Block 100% of ransomware by managing admin rights, applications: researchers

Analysis of 23,000 ransomware strains finds that infections are easy to avoid if you plan ahead

The removal of administrator rights and imposition of application control policies can stop ransomware dead in its tracks, new research from CyberArk Labs has found as a number of security players become more confident in their ability to block ransomware infections before they cause damage.

With nearly 407,000 attempted ransomware infections and an estimated $US325m in ransom paid during 2015 alone, CyberArk Labs researchers noted, the escalating profile of the attacks has delivered significant consequences for a broad range of companies.

As described in a white paper published this week, the firm's engineers tested 23,000 samples of ransomware from 30 families and found some characteristic behaviours that helped identify potential points to block their activity.

Once triggered, 90 percent of the samples tried to communicate back to an attacker-managed key server, which manages the public key used to encrypt the victim's files. Blocking this connection caused the ransomware to fail in 20 percent of cases; the other 70 percent of samples were still able to encrypt using a default public key – potentially allowing the files to be decrypted using the same key acquired after ransom was paid by a previous victim.

The other 10 percent relied on keys embedded in the ransomware itself, allowing them to operate in an offline mode that could not be stopped by blocking the ransomware's connection to the outside world.

CyberArk Labs researchers also explored the way ransomware evaluated which files to encrypt: some variants just encrypted one file after another, exploiting the permissions granted to the user to reach files on network shares. Others took minutes to build lists of files to encrypt before they began the actual process – often using surreptitious methods to avoid detection.

Exploration of the propagation process led the team to find that businesses could block file encryption by ransomware in 100 percent of cases if they blocked read, write and modify privileges from unknown applications – and also modified user accounts with a least-privilege strategy that includes removing the local administrator rights sought by 70 percent of the tested ransomware samples.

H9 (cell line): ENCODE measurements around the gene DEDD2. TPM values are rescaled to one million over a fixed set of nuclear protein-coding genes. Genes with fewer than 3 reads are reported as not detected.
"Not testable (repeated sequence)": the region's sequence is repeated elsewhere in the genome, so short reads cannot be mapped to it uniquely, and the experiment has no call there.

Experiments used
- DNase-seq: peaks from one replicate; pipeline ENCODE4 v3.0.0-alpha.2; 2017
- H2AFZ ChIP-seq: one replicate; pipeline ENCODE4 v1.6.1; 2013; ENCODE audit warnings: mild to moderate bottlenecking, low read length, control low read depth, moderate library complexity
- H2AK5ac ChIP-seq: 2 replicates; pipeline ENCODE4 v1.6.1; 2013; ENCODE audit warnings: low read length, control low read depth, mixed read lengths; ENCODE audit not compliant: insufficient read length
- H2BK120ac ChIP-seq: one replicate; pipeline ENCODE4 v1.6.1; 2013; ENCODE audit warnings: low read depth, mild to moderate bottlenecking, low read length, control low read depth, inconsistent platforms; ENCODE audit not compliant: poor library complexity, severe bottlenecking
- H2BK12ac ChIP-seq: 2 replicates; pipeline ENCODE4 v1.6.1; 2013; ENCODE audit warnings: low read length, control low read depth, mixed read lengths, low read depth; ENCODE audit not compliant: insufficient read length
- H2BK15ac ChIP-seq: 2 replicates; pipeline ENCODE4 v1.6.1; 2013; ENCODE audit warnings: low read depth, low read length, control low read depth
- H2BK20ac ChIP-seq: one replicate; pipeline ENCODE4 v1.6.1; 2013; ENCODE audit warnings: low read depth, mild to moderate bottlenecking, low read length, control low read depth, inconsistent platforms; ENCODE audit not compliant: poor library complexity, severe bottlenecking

The team also flagged the importance of continuous file backup in facilitating recovery after a ransomware attack. “Unlike some strains of sophisticated malware that can be difficult to locate and remove, the ransomware samples analyzed were easy to locate and remove once they were detected,” the report noted.

“This means that victim organizations who proactively backup files can dramatically reduce the impact of ransomware and avoid having to make a choice between paying a costly ransom or losing data forever. Instead, victim organizations can locate the ransomware files on infected machines, remove them from the system and then restore the affected files from backup.”

Ransomware, which has come to dominate malware traffic as victims – including a growing number in Australia – increasingly yield to its demands despite the ethical and governance conundrums such an action raises.

There have been few alternatives for companies that find their data encrypted without a suitable backup, but some security firms feel they have finally cracked the way to block ransomware from spreading. Earlier this week, for example, SentinelOne promised to pay up to $US1 million ($A1.3m) if a company is hit by a ransomware attack while using the firm's security products.

With ransomware-busting capabilities held by one vendor to be the deciding factor between whether security vendors remain relevant or not, security experts have been slowly catching up with ransomware authors by deconstructing their attack strategies and offering alternatives. Some argue that big-data techniques offer a great way to identify and stop ransomware early on,

One ransomware group released the decryption keys to a rival group's code, while researchers have been at work reverse-engineering many of the ransomware strains out there and releasing free tools to counter them.


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